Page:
Bilingual is Better
Jan
07
2011

My Bilingual Daughter

Posted by:  |  Category: Daily Blog, Daily Learning

16

One of the biggest fears for those of us raising our bilingual children using the mL@H (minority language at home) method is that they won’t get enough exposure to the majority language, in this case English, and will be behind once they enter preschool or Kindergarten. It certainly was one of my very real worries and, from the Ask an Expert questions, comments, and emails we’ve gotten from you, it seems like it’s something that’s been on your mind too.

Unlike those of you who use the OPOL (one parent, one language) method through which children are exposed to both the majority and the minority language practically simultaneously, mL@H children – or at least mine – don’t really hear too much English at all, except when they go out in the community or they watch an occasional movies or TV show in the majority language, which truly happens very rarely in our household.

While the benefits of using the mL@H method are gigantic – my children’s vocabulary in Spanish is expansive, they never feel like it’s a chore to speak Spanish because they never really had another option, we don’t really do anything out of the ordinary to make sure they’re exposed to Spanish because this is simply the language we have always used at home – there are also some drawbacks to it.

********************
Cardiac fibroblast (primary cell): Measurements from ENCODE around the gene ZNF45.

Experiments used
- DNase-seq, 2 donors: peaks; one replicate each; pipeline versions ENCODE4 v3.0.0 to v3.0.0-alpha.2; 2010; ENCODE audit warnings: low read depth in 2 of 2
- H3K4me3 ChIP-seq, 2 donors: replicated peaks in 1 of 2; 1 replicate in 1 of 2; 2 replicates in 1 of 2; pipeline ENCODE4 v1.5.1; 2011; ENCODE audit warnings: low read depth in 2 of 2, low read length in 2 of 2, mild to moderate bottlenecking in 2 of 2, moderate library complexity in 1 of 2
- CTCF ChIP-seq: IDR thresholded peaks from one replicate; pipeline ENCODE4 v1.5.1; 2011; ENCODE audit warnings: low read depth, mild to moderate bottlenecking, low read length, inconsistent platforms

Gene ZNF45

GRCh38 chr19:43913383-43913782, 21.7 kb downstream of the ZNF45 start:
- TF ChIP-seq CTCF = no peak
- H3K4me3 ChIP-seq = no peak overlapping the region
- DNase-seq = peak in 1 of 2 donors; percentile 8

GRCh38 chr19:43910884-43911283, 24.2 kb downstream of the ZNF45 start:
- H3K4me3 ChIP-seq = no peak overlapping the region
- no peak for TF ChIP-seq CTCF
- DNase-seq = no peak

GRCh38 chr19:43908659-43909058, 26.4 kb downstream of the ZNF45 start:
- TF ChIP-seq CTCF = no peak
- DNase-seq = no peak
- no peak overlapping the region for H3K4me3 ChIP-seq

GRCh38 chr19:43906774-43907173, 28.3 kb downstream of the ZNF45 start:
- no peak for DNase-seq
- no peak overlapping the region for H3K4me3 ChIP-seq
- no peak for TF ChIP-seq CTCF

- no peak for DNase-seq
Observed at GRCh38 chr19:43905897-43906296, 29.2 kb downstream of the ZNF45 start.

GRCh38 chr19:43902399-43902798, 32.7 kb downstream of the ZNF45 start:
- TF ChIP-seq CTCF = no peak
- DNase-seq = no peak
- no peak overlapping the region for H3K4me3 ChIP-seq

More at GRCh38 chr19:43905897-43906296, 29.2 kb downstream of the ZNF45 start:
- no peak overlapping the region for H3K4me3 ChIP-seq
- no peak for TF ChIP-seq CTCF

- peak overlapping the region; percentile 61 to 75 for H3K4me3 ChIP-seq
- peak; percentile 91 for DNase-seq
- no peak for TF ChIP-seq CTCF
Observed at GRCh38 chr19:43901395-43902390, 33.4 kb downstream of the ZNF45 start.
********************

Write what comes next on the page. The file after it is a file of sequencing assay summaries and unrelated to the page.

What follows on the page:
I’ve written about how worried I was about my daughter’s lack of English when she entered a parent’s day out program at our local church when she was 2 years old. And then I’ve also written about how unfounded those fears were. Today, though, I want to share with you a quick video of my daughter and her big brother speaking English, as tangible proof that if you use the mL@H method, there’s nothing to worry about.

My 20-year-old bilingual stepson spent the holidays with us and he found it really amusing that Vanessa could speak English, so he kept on begging her to say something in their second language and, since she thinks the world of him, she joyfully obliged. While you watch the video, please keep in mind that no one in our family – including my mom, my siblings, and in-laws – nor our nanny, speaks English to either Vanessa or her baby brother Santiago. What you’ll hear is what she’s learned at  preschool where she goes three times a week, for a total of 15 hours, for the last two years.

Enjoy and let me know what you think!

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